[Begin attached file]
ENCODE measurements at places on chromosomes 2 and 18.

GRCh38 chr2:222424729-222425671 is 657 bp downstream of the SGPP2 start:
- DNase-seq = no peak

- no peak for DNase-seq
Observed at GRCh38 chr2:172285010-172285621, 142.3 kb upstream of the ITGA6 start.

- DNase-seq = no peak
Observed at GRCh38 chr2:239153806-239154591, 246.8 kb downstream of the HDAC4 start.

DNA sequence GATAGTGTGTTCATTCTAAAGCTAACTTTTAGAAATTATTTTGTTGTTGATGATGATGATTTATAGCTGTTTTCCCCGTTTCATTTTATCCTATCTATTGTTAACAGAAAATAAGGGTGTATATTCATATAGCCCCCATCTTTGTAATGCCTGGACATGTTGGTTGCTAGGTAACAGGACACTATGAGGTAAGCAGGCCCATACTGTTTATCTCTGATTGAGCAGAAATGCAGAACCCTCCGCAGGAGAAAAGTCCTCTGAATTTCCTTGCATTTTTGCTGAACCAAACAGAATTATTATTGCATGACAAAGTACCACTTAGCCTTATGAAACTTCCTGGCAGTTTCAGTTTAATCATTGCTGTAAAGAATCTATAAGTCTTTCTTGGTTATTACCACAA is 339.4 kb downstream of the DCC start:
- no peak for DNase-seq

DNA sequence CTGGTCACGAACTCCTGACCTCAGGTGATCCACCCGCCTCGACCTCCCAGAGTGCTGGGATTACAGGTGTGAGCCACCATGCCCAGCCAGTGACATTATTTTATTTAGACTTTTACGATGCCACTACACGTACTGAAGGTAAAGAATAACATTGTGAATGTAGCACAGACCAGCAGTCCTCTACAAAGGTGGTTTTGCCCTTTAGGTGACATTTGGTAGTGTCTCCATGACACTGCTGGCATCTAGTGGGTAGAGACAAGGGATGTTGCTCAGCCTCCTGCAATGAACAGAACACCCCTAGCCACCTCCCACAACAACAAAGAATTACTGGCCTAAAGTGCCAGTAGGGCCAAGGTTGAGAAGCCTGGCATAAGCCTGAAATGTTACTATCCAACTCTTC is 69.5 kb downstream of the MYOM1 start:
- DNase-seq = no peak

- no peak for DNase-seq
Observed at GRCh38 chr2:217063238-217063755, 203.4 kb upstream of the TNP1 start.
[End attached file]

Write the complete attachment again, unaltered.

ENCODE measurements at places on chromosomes 2 and 18.

GRCh38 chr2:222424729-222425671 is 657 bp downstream of the SGPP2 start:
- DNase-seq = no peak

- no peak for DNase-seq
Observed at GRCh38 chr2:172285010-172285621, 142.3 kb upstream of the ITGA6 start.

- DNase-seq = no peak
Observed at GRCh38 chr2:239153806-239154591, 246.8 kb downstream of the HDAC4 start.

DNA sequence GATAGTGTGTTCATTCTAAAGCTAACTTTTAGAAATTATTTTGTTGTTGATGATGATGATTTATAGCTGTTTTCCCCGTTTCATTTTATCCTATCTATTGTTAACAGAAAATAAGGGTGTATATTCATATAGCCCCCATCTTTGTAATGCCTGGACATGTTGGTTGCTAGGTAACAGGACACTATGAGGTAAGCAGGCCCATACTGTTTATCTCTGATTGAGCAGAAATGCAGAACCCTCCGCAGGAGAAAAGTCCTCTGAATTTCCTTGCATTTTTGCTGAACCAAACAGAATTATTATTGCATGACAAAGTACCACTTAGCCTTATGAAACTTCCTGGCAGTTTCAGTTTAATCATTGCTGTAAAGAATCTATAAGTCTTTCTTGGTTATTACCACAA is 339.4 kb downstream of the DCC start:
- no peak for DNase-seq

DNA sequence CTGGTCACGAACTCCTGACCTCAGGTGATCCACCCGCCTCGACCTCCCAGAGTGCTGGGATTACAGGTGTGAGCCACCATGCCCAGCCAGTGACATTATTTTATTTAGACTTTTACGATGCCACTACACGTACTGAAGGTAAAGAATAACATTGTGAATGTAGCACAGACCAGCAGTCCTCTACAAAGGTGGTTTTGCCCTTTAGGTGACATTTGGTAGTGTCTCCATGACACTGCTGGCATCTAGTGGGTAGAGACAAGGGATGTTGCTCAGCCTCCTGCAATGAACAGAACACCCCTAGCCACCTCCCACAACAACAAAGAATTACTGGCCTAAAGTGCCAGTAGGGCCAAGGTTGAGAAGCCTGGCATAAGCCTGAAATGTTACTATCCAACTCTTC is 69.5 kb downstream of the MYOM1 start:
- DNase-seq = no peak

- no peak for DNase-seq
Observed at GRCh38 chr2:217063238-217063755, 203.4 kb upstream of the TNP1 start.